Carrying out a data protection audit

Conducting a data compliance check or learning walk can seem a daunting prospect for data protection officers. Dai Durbridge shares his top tips

Author details

Dai Durbridge is a partner in the education team at Browne Jacobson. He provides advice and training to teachers and other education professionals on relevant legal and practical issues. He has a particular focus on safeguarding issues, having...

‘Conducting a data protection audit’ may sound formal but, to put it simply, it’s about understanding what’s going on in your school or setting in terms of data protection compliance.

Do you know where your risk areas are? Have you created some documentation that shows what’s going on, where the skills gaps are and what you’re going to do about it?

Getting started

Before you even start your audit or compliance check, take a step back: what are you trying to achieve? What’s your objective?

What are the traps that people regularly fall into?

Don’t feel you have to cover all areas at once: it’s fine to take bite-size chunks, especially if you’re in a situation where you have a number of schools to cover.

What did your last audit tell you? If the main issue you uncovered was the number of computers unlocked and passwords on display, then that’s your starting point for the next audit.

Or if you don’t have a previous audit to work from, what do you know to be the biggest data protection issues in education? What are the traps that people regularly fall into? What things have you seen in your own setting that worry you, or what are people asking you about?

What to include in your audit

Policies and paperwork

While it’s important that policies, forms, standard letters and notices get reviewed, it may be done annually, rather than every time you conduct an audit or learning walk.

Your privacy notice is probably more of a ‘living document’, and will need to be amended regularly.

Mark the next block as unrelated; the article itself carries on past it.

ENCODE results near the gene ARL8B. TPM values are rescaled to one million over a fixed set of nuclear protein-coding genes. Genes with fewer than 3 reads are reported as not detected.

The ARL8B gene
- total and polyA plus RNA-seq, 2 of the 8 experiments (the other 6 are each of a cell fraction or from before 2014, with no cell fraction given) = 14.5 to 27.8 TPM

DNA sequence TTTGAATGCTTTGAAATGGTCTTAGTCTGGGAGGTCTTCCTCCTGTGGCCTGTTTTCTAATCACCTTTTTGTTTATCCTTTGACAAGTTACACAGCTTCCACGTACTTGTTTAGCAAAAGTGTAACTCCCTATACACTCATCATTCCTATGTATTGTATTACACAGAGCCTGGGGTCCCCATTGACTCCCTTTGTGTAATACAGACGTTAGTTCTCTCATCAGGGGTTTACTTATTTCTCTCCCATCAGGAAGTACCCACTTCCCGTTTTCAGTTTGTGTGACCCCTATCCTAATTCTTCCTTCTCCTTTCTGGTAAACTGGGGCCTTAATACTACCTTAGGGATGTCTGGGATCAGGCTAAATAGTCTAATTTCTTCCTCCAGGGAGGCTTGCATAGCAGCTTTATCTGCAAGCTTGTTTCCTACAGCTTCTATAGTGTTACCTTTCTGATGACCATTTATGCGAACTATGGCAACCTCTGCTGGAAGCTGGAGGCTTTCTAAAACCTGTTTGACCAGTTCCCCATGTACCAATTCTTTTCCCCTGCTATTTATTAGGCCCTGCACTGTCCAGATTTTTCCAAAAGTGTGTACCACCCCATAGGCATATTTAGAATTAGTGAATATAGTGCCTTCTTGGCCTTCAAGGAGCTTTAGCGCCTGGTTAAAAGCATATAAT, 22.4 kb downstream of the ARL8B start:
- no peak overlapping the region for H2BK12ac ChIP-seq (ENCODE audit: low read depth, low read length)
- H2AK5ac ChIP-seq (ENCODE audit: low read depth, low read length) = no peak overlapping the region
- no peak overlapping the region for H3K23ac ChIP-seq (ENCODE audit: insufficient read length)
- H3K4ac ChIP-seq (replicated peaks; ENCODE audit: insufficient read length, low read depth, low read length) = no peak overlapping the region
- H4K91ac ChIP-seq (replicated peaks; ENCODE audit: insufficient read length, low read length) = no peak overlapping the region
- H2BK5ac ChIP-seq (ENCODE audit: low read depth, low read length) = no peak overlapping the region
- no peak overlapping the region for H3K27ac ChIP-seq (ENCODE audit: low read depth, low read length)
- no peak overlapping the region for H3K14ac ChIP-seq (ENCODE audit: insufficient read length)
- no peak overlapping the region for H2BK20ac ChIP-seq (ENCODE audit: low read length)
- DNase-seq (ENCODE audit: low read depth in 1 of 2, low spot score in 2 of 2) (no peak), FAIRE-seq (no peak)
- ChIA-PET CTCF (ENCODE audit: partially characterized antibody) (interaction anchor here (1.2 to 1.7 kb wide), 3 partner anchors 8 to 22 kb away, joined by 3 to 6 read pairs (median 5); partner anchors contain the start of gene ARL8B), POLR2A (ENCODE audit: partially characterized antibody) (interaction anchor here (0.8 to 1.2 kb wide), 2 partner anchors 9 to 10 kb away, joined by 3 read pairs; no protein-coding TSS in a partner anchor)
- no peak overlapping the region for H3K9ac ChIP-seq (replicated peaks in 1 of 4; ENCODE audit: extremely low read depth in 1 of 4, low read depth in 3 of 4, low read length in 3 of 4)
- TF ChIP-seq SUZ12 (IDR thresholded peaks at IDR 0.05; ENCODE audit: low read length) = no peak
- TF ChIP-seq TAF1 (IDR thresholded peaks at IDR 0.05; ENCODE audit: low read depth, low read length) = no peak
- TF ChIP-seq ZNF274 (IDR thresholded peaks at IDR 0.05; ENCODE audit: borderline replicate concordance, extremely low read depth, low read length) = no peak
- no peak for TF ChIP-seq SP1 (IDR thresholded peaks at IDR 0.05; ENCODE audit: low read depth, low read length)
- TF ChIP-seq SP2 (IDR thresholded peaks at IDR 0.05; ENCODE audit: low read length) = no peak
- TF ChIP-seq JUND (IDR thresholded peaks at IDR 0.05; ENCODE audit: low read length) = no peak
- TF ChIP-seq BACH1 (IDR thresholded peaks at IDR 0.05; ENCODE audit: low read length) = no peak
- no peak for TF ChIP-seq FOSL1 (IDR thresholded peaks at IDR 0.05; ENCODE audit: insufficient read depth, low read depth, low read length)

Consult with your IT manager

Your IT manager is a key partner. What are they noticing?

For example, how many emails are being sent or stored? When it comes to data breaches, emails feature high on the list – most commonly emails being sent to the wrong address, or a failure to BCC.

Where is information being saved – is it in the right place? Is material regularly being left uncollected on printers? What do they consider some of the key risk areas to be?

Talk to staff

Start with those who you might consider as being in the ‘higher risk’ group, due to the nature of their work. Reception staff, for example – not only are they the ‘front face’ of your school or trust, but they are also handling and passing on more pupil information than most members of staff.

Are staff familiar with the subject access review (SAR) process?

DSLs are important too, because of the nature of the information they’re working with and sharing. How do they share information externally? What are your security protocols? When they send information to parents, is it password protected?

Talk to your senior leaders

Be aware of the ICO’s expectation that ‘Decision-makers lead by example and promote a proactive, positive culture of data protection compliance’ (see the ICO’s Accountability Framework for organisations). This can be your starting point for discussion:

  • What have they done so far to demonstrate support for data protection compliance?
  • How are they promoting that positive culture?
  • Are they leading by example?
  • When you send out an email requesting something from staff, is it backed up by the headteacher?

Review your processes